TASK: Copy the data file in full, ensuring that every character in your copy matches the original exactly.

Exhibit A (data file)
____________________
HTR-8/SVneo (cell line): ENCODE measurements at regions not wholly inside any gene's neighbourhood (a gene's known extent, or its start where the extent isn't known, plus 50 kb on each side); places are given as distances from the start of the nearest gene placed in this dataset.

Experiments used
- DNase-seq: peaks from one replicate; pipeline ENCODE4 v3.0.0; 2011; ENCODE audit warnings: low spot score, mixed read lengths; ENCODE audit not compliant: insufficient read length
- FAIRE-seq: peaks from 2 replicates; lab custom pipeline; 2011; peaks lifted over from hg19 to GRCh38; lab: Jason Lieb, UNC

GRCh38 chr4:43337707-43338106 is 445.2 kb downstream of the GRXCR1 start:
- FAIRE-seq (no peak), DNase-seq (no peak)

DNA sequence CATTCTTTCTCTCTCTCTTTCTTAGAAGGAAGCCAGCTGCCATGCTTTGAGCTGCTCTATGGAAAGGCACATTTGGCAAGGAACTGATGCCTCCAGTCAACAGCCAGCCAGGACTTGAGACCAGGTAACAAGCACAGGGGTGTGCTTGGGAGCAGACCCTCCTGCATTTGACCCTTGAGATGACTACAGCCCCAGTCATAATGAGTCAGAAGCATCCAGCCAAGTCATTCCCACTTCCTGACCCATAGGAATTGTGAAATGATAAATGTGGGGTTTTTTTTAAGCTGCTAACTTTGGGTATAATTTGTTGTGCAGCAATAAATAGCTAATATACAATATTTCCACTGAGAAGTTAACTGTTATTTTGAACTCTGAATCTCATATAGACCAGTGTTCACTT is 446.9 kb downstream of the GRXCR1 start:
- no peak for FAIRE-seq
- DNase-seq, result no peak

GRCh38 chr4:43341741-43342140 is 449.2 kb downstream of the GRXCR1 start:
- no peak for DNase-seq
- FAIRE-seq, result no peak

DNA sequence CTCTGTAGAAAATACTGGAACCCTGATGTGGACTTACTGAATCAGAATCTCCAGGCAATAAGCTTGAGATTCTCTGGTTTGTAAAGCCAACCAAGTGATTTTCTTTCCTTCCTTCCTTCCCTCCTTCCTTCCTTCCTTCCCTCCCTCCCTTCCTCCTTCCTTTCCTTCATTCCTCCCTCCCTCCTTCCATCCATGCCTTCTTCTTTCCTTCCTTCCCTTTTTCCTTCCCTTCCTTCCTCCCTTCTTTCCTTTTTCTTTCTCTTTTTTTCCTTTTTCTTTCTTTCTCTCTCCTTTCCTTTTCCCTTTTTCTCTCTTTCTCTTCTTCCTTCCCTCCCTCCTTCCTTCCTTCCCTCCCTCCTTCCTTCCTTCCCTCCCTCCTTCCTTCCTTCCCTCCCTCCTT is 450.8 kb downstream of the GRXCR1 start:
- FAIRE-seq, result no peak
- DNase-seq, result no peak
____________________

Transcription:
HTR-8/SVneo (cell line): ENCODE measurements at regions not wholly inside any gene's neighbourhood (a gene's known extent, or its start where the extent isn't known, plus 50 kb on each side); places are given as distances from the start of the nearest gene placed in this dataset.

Experiments used
- DNase-seq: peaks from one replicate; pipeline ENCODE4 v3.0.0; 2011; ENCODE audit warnings: low spot score, mixed read lengths; ENCODE audit not compliant: insufficient read length
- FAIRE-seq: peaks from 2 replicates; lab custom pipeline; 2011; peaks lifted over from hg19 to GRCh38; lab: Jason Lieb, UNC

GRCh38 chr4:43337707-43338106 is 445.2 kb downstream of the GRXCR1 start:
- FAIRE-seq (no peak), DNase-seq (no peak)

DNA sequence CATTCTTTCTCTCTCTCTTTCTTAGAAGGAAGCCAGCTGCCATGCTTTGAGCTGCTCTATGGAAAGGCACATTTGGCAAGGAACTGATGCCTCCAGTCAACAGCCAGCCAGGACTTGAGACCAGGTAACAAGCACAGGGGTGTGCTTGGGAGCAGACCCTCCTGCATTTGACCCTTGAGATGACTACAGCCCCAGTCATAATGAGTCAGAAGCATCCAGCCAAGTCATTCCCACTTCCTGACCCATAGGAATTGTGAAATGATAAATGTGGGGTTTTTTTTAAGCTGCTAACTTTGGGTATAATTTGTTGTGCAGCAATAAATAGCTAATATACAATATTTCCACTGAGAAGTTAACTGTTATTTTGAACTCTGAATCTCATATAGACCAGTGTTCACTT is 446.9 kb downstream of the GRXCR1 start:
- no peak for FAIRE-seq
- DNase-seq, result no peak

GRCh38 chr4:43341741-43342140 is 449.2 kb downstream of the GRXCR1 start:
- no peak for DNase-seq
- FAIRE-seq, result no peak

DNA sequence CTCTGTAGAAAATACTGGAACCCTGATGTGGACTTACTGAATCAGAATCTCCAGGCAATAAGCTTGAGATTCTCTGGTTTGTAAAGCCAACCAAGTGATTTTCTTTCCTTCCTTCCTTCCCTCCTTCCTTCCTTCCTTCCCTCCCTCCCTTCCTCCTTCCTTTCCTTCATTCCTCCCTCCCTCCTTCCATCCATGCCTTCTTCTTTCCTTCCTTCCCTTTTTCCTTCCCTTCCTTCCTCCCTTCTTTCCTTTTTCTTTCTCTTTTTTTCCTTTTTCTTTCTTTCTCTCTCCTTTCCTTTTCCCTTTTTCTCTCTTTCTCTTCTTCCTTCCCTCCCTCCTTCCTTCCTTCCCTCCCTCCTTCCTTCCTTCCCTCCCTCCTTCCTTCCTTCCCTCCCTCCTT is 450.8 kb downstream of the GRXCR1 start:
- FAIRE-seq, result no peak
- DNase-seq, result no peak